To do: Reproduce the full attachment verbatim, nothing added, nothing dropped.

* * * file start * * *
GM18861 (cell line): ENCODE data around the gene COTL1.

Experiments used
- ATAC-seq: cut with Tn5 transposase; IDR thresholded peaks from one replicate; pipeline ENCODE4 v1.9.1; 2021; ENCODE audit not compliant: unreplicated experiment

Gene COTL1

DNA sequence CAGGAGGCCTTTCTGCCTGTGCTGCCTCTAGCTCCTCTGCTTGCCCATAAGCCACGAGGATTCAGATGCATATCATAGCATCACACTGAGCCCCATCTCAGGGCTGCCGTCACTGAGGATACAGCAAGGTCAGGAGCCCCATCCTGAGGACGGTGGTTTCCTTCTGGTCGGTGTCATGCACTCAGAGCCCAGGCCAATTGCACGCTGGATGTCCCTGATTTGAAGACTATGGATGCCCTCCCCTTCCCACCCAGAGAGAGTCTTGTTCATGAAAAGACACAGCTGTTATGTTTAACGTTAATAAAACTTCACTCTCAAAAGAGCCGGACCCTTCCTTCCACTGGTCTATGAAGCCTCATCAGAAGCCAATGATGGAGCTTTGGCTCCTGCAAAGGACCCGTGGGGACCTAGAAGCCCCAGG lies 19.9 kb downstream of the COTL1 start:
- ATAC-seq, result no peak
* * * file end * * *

GM18861 (cell line): ENCODE data around the gene COTL1.

Experiments used
- ATAC-seq: cut with Tn5 transposase; IDR thresholded peaks from one replicate; pipeline ENCODE4 v1.9.1; 2021; ENCODE audit not compliant: unreplicated experiment

Gene COTL1

DNA sequence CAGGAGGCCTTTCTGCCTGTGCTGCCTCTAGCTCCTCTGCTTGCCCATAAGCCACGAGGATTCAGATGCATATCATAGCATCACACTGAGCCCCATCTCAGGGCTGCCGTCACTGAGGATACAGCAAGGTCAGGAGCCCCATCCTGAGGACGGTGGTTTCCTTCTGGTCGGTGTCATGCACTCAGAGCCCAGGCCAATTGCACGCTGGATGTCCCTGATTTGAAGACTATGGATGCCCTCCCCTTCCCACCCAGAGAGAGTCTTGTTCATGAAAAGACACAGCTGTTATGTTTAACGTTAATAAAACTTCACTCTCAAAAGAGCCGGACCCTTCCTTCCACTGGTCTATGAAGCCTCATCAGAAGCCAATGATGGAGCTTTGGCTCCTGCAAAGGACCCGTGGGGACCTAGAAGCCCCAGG lies 19.9 kb downstream of the COTL1 start:
- ATAC-seq, result no peak